Squash Spam On Your Drupal Site

No one likes spam. While most people think of it as being unwanted email, spam in the form of unwanted and bogus comments on a website is equally annoying. But on your Drupal site, you want users to comment and interact with your content, but you want to ensure that those comments are legit.

There are some Drupal modules that can help you automatically moderate the spam without having to manually delete hundreds or even thousands of comments daily.

Two modules in particular are AntiSpam and Mollom. Both of these modules help with the prevention and automatic deletion of spam in your Drupal site, however, they go about doing so in different ways. AntiSpam uses multiple services such as Akismet.

Mollom is a module that’s developed specifically for Mollom’s service. In addition to blocking spammy looking content, Mollom may block a known spammer based on information in their system. Mollom is free and also offers several different paid services for business and larger enterprise customers.

Those are two modules that I have used to control spam, which services do you use to prevent spam in Drupal? Be sure to let me know in the comments.

Check out the previous post in his Drupal series whereBrant talks about essential modules for developers. In his next post, Brant discusses the different pieces that you need to backup so you can restore Drupal. Find out more abouthosting your Drupal site at Rackspace.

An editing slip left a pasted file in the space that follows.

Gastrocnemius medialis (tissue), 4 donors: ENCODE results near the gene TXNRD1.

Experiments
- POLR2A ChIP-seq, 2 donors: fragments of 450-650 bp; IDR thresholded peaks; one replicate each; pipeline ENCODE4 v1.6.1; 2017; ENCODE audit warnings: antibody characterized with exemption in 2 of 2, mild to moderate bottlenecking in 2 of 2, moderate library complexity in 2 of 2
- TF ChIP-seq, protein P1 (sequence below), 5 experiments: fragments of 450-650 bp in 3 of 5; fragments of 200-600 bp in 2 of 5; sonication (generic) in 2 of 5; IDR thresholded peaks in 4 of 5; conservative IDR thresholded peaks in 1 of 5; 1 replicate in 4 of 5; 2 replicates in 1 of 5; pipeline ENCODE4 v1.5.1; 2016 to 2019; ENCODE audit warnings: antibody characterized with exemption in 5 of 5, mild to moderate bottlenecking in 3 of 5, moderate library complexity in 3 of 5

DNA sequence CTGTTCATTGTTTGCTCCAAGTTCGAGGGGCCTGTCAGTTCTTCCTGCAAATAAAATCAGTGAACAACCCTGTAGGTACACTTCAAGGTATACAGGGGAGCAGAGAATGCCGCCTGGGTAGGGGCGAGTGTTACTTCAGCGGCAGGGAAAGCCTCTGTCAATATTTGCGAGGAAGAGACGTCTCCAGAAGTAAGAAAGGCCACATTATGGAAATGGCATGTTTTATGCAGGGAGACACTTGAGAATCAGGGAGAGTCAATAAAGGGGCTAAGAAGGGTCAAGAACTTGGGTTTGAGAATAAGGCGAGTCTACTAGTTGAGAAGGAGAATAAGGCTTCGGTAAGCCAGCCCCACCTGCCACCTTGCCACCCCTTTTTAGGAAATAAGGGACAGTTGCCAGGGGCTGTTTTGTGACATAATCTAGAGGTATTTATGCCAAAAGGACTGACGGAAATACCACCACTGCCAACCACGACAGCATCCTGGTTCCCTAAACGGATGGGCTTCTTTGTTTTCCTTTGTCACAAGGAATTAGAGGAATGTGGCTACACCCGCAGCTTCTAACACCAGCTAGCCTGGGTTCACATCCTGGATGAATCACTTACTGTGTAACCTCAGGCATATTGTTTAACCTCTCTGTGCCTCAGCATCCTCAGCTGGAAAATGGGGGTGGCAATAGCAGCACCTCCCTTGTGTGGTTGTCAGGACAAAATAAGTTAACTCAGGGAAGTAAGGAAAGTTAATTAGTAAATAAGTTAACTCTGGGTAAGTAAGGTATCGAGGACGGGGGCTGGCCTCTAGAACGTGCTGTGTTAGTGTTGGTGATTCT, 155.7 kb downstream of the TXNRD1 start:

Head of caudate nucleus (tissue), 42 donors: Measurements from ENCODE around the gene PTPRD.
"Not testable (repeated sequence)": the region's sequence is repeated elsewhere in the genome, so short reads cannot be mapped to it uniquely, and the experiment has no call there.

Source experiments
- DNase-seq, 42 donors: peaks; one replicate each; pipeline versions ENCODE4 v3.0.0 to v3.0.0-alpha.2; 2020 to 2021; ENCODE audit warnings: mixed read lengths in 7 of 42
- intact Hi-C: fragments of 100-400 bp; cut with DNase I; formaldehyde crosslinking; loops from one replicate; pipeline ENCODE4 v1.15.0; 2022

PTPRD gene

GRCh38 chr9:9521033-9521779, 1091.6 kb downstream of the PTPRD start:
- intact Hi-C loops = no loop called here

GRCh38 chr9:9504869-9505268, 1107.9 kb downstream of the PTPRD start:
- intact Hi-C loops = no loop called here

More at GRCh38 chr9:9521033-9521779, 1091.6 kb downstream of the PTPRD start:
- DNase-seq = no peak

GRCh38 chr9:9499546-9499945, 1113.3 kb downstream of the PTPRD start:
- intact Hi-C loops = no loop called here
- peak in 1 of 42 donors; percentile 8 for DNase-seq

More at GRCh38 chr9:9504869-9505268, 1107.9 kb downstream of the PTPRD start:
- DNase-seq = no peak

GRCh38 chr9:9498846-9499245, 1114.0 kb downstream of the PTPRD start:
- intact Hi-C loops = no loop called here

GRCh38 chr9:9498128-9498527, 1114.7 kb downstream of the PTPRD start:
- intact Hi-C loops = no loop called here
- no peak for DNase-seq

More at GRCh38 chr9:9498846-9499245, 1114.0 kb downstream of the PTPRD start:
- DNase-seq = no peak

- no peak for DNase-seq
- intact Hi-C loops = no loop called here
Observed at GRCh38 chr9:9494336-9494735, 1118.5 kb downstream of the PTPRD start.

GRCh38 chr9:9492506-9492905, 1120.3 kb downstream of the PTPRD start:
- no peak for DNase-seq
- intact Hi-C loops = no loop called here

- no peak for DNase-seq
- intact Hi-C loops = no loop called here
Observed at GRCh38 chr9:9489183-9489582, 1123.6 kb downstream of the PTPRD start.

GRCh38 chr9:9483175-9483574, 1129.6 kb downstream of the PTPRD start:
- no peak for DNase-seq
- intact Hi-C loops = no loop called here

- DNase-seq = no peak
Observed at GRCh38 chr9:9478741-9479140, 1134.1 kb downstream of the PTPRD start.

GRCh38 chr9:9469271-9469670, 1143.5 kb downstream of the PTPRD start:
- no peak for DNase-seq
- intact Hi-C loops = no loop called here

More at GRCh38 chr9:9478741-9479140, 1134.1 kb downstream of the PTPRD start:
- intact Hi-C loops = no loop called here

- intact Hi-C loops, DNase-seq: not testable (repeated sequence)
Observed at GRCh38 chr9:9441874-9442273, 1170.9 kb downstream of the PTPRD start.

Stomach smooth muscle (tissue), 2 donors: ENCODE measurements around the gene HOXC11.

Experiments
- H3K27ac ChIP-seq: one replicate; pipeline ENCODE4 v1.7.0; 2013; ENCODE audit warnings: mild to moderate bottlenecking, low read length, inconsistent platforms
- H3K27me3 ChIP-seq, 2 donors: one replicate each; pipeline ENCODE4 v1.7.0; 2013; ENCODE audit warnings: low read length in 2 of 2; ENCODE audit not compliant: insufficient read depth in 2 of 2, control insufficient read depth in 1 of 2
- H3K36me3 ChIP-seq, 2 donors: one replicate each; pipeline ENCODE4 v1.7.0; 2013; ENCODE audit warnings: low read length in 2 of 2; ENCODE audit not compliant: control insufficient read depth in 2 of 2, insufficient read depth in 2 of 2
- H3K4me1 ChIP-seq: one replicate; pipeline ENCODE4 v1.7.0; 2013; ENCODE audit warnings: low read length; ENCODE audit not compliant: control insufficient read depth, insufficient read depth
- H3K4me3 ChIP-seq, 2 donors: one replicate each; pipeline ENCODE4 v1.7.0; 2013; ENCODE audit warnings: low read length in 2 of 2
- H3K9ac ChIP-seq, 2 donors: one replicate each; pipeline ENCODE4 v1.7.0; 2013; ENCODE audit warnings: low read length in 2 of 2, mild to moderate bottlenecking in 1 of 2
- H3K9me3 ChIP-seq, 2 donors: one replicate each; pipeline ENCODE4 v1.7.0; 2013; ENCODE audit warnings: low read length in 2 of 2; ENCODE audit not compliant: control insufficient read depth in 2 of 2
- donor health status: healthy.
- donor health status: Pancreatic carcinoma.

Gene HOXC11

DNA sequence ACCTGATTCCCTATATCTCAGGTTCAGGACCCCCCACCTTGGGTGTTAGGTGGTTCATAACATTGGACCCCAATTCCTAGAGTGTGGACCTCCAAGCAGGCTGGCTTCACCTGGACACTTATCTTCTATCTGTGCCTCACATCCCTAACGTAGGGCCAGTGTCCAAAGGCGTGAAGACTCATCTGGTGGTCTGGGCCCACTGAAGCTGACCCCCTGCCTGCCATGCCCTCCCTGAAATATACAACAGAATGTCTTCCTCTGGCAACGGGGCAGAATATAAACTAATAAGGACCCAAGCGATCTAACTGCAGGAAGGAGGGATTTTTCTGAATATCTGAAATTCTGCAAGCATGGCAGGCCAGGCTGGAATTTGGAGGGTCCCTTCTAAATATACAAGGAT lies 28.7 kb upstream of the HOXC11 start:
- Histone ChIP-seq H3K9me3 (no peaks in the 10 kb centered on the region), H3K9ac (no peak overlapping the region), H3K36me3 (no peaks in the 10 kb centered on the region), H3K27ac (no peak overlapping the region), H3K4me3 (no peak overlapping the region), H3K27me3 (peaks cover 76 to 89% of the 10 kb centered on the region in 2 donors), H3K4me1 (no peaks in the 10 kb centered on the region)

1. Hi Brandt,

    I was quite surprised to find Drupal posts here at Rackspace. Nice one. I actually came here looking at job opportunities. I wasn’t aware that Rackspace is a Drupal savvy company.

    I conquered the spam issue by using SpamBot module (http://drupal.org/project/spambot) which tests user registrations and posts against the stopforumspam service. I modified the module though to automatically ban the IP of failed attempts.

    Before using this, the site in question got up to about 900 users from spambots and new registrations were numbering about 20-30 a day. Which is strange because that site does not even allow comments. But the registrations and huge number of 404s and 403s were getting to be a problem.

    Finally I made the modifications to ban IPs and since then it has all been good. The module also allowed cron to filter out the 900 odd abusive accounts over a few hours.

    Great post & video. Thanks.

    john 🙂

    • Ooh, nice work John. Did you submit your updates to spambot back to the module owner? Sounds like a great approach and one we could do with, too.

  2. Hi Brant – nice post, thanks for the tips. We’re happy Rackspace customers running Drupal.

    Comment spam was so bad on our site it had pretty much the same effect as a DDOS attack. In the end, I ended up writing a script to check for comment posts in the Apache log, check the IPs against the StopForumSpam.com API and then add them to the firewall.

    This has solved our problem (so far) and as a happy consequence we’ve noticed a huge drop in page load times, CPU usage and I suspect we’ll see a big difference in bandwidth, too.

    I wrote it up here:


    and the code is available on Github:


    Hope it’s useful. A new coding adventure for me, so all feedback welcomed.


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